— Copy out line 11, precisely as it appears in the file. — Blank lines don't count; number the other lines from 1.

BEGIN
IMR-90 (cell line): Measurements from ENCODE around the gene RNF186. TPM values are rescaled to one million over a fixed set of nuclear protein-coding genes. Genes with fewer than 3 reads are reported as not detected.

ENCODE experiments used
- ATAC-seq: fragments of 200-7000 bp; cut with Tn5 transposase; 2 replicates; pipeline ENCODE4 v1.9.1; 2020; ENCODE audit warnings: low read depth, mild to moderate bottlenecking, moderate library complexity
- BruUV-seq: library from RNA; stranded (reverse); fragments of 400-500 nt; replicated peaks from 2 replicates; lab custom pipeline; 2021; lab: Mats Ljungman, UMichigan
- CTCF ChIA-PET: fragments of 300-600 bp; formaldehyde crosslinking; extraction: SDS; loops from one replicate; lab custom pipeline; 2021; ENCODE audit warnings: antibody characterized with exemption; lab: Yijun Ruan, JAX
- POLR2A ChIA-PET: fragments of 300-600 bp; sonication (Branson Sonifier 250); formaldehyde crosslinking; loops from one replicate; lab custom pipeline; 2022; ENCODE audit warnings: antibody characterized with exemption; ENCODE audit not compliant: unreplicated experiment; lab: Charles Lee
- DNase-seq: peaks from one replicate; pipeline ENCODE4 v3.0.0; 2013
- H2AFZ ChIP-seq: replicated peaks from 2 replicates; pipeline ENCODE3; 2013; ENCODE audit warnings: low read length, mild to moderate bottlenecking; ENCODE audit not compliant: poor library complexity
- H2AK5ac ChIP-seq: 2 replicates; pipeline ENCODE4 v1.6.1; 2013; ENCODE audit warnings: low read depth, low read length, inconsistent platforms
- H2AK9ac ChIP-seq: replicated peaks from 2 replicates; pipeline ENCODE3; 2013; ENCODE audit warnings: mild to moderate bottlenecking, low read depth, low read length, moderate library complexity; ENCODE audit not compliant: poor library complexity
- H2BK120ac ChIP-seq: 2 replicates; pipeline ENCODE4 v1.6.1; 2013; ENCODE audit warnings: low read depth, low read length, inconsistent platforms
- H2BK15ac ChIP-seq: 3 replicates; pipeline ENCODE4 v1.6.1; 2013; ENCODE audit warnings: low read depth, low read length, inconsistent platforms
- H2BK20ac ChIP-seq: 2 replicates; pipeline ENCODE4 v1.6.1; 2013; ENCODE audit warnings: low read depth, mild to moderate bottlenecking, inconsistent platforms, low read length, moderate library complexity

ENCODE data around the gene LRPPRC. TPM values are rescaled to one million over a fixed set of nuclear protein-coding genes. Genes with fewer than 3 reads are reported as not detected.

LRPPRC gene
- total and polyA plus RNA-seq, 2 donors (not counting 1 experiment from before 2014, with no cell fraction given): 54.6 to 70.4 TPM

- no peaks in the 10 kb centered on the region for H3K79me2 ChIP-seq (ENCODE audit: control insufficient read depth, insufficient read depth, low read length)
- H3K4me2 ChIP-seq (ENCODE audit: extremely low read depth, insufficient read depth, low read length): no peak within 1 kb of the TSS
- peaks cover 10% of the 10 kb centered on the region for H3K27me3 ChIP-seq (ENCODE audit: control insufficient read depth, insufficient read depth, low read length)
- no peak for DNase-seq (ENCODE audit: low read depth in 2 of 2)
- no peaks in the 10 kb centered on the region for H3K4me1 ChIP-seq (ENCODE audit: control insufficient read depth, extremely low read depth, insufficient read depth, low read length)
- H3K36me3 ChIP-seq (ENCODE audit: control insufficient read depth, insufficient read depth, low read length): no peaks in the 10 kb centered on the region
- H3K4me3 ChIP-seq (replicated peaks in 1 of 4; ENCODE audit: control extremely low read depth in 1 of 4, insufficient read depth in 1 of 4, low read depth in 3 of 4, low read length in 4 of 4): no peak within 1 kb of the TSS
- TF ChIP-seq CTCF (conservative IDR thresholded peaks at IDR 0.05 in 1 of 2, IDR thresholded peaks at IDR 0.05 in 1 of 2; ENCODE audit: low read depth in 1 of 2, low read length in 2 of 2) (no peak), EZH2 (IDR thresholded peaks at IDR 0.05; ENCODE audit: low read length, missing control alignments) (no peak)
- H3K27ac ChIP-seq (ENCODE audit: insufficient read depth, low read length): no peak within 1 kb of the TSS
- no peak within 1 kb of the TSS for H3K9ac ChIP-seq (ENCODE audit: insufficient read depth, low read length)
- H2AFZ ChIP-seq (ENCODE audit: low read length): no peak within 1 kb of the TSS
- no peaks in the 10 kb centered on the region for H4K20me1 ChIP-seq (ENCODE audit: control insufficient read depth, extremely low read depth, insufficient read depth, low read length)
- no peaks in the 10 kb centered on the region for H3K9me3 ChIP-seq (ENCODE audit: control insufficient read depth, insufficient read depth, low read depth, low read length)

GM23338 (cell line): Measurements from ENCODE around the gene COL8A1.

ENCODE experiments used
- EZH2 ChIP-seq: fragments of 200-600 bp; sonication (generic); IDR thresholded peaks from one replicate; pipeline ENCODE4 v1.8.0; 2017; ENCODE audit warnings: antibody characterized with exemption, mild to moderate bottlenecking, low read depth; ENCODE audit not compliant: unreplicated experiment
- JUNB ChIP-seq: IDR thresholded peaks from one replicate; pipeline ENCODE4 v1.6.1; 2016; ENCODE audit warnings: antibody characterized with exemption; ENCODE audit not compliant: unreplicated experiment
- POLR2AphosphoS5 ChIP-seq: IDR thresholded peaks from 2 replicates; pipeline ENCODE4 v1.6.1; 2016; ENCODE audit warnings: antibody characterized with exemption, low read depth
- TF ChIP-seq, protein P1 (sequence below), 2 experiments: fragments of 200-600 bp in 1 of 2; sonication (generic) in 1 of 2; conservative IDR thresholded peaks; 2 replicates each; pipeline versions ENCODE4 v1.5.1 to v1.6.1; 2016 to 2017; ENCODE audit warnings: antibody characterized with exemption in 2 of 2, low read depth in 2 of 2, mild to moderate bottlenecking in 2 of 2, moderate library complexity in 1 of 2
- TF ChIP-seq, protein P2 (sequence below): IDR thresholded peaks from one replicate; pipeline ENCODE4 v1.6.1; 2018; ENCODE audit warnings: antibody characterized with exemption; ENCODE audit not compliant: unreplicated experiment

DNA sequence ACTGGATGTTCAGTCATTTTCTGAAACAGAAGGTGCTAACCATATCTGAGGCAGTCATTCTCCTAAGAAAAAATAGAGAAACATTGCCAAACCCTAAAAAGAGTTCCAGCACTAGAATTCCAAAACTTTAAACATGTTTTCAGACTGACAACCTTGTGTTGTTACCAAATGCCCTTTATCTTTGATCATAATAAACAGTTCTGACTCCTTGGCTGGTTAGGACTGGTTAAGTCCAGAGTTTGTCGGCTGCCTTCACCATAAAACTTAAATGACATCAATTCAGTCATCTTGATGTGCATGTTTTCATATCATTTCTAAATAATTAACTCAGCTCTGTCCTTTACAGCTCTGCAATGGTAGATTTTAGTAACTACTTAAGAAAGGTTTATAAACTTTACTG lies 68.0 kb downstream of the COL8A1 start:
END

- H2BK120ac ChIP-seq: 2 replicates; pipeline ENCODE4 v1.6.1; 2013; ENCODE audit warnings: low read depth, low read length, inconsistent platforms